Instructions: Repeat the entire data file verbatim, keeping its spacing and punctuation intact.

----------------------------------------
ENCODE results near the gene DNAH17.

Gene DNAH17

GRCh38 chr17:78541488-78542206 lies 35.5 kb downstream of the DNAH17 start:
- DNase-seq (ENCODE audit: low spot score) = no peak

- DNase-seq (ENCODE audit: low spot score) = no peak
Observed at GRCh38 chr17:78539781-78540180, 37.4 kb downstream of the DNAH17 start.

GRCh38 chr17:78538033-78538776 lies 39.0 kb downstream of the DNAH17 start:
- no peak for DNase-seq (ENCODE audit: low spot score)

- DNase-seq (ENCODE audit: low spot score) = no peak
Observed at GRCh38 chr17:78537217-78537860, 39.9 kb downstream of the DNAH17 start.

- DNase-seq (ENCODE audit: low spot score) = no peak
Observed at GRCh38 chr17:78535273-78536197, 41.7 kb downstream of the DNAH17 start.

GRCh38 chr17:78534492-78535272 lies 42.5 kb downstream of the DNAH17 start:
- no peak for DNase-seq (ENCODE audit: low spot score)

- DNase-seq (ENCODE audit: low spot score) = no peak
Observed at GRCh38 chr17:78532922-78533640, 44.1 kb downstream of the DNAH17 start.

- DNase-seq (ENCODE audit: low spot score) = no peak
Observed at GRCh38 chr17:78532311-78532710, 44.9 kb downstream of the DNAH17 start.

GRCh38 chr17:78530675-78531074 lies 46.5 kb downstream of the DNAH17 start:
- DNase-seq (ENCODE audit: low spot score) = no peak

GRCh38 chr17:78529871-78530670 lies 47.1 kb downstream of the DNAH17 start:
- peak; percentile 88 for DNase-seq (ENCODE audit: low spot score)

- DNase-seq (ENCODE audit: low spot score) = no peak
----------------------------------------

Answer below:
ENCODE results near the gene DNAH17.

Gene DNAH17

GRCh38 chr17:78541488-78542206 lies 35.5 kb downstream of the DNAH17 start:
- DNase-seq (ENCODE audit: low spot score) = no peak

- DNase-seq (ENCODE audit: low spot score) = no peak
Observed at GRCh38 chr17:78539781-78540180, 37.4 kb downstream of the DNAH17 start.

GRCh38 chr17:78538033-78538776 lies 39.0 kb downstream of the DNAH17 start:
- no peak for DNase-seq (ENCODE audit: low spot score)

- DNase-seq (ENCODE audit: low spot score) = no peak
Observed at GRCh38 chr17:78537217-78537860, 39.9 kb downstream of the DNAH17 start.

- DNase-seq (ENCODE audit: low spot score) = no peak
Observed at GRCh38 chr17:78535273-78536197, 41.7 kb downstream of the DNAH17 start.

GRCh38 chr17:78534492-78535272 lies 42.5 kb downstream of the DNAH17 start:
- no peak for DNase-seq (ENCODE audit: low spot score)

- DNase-seq (ENCODE audit: low spot score) = no peak
Observed at GRCh38 chr17:78532922-78533640, 44.1 kb downstream of the DNAH17 start.

- DNase-seq (ENCODE audit: low spot score) = no peak
Observed at GRCh38 chr17:78532311-78532710, 44.9 kb downstream of the DNAH17 start.

GRCh38 chr17:78530675-78531074 lies 46.5 kb downstream of the DNAH17 start:
- DNase-seq (ENCODE audit: low spot score) = no peak

GRCh38 chr17:78529871-78530670 lies 47.1 kb downstream of the DNAH17 start:
- peak; percentile 88 for DNase-seq (ENCODE audit: low spot score)

- DNase-seq (ENCODE audit: low spot score) = no peak